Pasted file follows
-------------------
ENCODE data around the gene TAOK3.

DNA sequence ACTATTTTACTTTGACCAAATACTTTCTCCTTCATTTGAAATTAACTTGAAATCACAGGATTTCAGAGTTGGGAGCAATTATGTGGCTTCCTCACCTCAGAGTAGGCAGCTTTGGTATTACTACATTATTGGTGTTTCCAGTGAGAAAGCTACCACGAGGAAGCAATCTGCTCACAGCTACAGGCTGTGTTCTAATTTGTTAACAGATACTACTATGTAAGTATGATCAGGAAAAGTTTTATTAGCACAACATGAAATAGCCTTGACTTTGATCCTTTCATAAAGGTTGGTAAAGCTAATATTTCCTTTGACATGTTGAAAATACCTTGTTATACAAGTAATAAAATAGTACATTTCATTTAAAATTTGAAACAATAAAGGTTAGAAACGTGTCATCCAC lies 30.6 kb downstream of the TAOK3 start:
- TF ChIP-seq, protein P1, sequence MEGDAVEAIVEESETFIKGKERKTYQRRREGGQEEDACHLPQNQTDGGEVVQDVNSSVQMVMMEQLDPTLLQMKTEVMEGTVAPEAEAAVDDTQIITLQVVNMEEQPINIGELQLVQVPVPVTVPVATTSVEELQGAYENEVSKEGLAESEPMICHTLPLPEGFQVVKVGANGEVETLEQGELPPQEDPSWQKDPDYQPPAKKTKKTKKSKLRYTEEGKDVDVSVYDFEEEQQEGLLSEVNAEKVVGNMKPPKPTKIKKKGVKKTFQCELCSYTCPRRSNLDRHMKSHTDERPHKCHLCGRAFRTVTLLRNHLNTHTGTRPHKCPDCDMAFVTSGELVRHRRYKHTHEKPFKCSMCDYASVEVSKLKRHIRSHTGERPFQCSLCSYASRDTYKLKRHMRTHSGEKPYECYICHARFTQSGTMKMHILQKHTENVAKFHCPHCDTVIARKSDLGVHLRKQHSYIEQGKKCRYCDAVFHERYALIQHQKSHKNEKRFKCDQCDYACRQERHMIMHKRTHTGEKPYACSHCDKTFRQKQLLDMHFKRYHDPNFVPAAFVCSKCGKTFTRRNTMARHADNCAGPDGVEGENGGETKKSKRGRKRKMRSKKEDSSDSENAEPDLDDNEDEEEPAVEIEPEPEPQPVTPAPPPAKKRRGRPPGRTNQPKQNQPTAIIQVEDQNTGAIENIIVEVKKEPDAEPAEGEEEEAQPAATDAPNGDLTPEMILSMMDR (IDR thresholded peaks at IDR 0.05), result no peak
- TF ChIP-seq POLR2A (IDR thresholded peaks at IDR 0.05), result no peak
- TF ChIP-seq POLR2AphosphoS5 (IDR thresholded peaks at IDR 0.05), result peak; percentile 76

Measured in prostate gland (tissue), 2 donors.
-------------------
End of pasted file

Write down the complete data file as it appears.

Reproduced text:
ENCODE data around the gene TAOK3.

DNA sequence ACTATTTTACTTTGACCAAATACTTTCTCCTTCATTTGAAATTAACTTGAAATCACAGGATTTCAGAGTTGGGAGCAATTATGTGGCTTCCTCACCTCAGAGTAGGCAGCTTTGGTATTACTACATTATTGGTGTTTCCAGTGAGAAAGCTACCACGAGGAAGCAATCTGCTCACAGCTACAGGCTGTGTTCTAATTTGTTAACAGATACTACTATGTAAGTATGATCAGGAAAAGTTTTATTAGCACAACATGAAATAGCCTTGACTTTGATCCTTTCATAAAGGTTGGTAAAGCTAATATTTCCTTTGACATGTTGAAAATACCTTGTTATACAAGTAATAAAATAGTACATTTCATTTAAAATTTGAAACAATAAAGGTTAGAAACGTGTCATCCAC lies 30.6 kb downstream of the TAOK3 start:
- TF ChIP-seq, protein P1, sequence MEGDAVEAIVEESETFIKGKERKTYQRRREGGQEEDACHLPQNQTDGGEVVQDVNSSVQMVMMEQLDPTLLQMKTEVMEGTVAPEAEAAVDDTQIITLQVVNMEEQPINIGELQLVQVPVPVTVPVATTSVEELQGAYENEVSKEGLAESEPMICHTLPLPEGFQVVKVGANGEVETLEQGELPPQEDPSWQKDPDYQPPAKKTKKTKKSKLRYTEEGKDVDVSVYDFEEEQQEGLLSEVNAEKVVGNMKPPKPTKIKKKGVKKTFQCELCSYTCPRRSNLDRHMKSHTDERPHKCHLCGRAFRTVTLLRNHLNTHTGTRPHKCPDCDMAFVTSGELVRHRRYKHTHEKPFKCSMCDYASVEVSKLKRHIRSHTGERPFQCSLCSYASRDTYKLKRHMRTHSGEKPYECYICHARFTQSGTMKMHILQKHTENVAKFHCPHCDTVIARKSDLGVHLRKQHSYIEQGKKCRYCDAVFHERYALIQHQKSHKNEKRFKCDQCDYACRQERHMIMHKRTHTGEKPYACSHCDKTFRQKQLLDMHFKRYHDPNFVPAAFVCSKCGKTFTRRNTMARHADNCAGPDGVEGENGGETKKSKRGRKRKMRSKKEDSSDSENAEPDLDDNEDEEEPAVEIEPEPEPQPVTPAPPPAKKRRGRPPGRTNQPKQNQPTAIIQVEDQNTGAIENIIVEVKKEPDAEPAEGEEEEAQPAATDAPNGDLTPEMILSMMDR (IDR thresholded peaks at IDR 0.05), result no peak
- TF ChIP-seq POLR2A (IDR thresholded peaks at IDR 0.05), result no peak
- TF ChIP-seq POLR2AphosphoS5 (IDR thresholded peaks at IDR 0.05), result peak; percentile 76

Measured in prostate gland (tissue), 2 donors.